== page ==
Click on the title to read article.
Upcoming Events
Application deadline for the Sigma Theta Tau International Small Grants: December 1,  2009. Learn more about research grant opportunities from STTI!
NCCAM's 10th Anniversary Research Symposium: Exploring the Science of Complementary and Alternative Medicine
December 8, 2009, Bethesda, MD
The symposium, the signature event celebrating NCCAM's 10th anniversary, will highlight exciting areas of science, framed within the key priority areas of natural products and mind-body medicine.
7th Annual Natural Supplements: An Evidence-Based Update. Scripps Center for Integreative Medicine January, 21-24 2010. San Diego Ca.  deadline for poster abstracts: December 11, 2009.
AHNA Discussion Forum
There are some requests for help on the AHNA Research Discussion Forums. Please read the following posts and reply if you are able to help. 
In the Latest Research Findings forum, a member writes: 
I am very interested in developing a research project around the effects of various enery modalities.  In my search for instruments, I have been unable to locate any "energy" assessment/evaluation tools with documented reliability and validity. Are there any out there?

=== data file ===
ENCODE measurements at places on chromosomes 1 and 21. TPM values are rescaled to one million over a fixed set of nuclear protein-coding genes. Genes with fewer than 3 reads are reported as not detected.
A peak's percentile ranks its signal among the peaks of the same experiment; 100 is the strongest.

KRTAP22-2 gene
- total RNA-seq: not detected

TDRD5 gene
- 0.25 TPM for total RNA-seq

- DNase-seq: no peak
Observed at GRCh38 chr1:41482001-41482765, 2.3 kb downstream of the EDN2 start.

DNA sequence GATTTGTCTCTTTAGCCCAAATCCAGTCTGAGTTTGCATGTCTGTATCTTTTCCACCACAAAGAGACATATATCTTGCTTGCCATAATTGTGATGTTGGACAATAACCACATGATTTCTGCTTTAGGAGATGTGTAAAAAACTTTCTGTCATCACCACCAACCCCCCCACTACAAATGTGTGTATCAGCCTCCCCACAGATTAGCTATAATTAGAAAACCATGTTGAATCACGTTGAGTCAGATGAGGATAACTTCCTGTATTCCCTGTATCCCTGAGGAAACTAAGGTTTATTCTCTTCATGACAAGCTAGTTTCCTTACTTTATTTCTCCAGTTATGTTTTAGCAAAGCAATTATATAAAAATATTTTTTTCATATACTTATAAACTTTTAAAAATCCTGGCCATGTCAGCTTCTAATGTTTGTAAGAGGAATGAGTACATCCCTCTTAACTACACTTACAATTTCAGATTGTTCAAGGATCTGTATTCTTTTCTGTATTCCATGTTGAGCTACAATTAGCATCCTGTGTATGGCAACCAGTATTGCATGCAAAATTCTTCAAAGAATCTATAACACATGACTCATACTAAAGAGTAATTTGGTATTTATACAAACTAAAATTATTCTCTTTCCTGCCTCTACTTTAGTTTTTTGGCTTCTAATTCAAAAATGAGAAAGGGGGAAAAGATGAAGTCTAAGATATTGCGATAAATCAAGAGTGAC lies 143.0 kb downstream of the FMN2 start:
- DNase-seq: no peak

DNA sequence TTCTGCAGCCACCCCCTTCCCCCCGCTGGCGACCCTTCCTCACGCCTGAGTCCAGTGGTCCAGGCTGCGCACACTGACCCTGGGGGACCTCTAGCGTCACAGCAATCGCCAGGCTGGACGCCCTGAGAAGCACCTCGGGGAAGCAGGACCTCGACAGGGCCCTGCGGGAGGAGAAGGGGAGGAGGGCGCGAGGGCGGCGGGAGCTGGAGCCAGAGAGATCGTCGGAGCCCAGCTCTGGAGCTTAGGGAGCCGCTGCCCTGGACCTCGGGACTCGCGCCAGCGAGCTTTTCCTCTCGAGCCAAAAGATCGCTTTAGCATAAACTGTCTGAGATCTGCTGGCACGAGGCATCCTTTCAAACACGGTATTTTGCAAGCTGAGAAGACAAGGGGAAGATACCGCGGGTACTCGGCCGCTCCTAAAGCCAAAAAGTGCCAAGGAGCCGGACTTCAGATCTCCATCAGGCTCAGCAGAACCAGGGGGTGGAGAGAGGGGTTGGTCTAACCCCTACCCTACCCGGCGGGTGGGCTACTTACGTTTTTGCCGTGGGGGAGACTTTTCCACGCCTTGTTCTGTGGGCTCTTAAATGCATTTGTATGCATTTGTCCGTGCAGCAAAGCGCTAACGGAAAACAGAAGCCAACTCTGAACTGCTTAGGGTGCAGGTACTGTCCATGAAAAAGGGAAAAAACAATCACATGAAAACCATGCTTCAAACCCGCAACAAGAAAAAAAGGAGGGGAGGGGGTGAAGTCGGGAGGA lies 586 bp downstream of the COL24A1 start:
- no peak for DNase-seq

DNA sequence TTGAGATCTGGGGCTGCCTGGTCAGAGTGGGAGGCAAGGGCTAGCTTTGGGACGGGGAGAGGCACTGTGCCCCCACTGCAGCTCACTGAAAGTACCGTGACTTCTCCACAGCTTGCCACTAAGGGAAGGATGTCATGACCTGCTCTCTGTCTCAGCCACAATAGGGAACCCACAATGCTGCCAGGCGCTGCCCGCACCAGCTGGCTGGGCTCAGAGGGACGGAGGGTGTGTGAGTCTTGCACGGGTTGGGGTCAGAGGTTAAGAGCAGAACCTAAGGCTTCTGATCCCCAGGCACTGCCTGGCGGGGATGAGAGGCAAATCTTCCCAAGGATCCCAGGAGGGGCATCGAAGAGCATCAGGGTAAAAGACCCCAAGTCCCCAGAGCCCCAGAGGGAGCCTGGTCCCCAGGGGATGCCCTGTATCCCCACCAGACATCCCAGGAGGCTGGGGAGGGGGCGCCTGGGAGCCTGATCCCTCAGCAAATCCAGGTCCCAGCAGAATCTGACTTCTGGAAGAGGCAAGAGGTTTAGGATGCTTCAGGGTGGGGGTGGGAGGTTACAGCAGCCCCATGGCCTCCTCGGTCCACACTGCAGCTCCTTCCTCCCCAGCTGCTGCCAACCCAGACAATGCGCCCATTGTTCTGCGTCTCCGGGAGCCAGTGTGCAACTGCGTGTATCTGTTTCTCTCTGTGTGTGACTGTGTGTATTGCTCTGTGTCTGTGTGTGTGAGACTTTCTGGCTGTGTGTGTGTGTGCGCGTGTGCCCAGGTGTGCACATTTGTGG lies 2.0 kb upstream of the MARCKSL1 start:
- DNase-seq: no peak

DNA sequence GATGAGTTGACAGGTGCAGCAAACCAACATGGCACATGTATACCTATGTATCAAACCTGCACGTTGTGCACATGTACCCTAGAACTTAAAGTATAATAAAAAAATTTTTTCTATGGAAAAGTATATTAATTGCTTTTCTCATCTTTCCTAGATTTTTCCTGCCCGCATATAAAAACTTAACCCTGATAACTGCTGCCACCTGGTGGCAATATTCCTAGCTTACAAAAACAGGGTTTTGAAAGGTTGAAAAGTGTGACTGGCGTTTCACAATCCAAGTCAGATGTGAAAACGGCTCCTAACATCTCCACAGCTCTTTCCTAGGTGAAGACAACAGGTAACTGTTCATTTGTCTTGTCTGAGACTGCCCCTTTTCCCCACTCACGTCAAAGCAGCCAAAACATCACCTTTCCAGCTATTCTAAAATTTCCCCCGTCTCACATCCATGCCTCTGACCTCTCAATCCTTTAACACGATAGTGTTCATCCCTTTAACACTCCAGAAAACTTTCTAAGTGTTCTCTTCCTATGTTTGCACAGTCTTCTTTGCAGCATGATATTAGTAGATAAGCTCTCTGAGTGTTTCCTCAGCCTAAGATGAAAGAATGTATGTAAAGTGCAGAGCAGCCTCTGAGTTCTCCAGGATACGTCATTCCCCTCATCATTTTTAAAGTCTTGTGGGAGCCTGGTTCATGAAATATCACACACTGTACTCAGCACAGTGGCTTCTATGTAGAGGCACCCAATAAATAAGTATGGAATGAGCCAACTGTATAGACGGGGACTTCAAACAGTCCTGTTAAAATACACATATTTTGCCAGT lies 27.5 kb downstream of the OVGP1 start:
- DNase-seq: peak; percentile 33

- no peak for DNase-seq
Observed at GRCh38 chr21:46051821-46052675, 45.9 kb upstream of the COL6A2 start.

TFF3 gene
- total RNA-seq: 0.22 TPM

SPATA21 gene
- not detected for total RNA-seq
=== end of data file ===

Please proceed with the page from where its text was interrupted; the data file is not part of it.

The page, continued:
And in the AHNA Research Collaborative forum, another member writes:
Have collected  forms filled out by HCP to measure types of Complementary (Adjuncti ve) therapies they have experienced, their personal success with each type they have tried and the end result of if they have ever recommended actively to a patient... will be happy to discuss sharing the information to achieve an outcome study. 

To reply just click on the links above, you will be asked to login to the web site before being taken to the Discussion Forum. Then click the Reply button near the bottom of the screen. Write your comments into the editor and click Submit. You will be given a chance to review your comments before they are published to the web site.
You must have activated your AHNA online account to visit the Member's Only section. If you have not activated your online account, please click here.
Present Your Poster at AHNA's 2010 Conference
AHNA invites you to submit poster proposals for the 2010 Annual Conference, Re-Visioning Environment: Creating a Habitat for Healing, by  December 1, 2009.   All forms and guidelines for proposal submissions are available on the AHNA website.

The Voice of Holistic Nursing 

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Although the AHNA supports the concepts of holism, it refrains from endorsing specific practitioners, organizations, products, services or modalities. Opinions expressed in this eNewsletter may not reflect the position of the AHNA.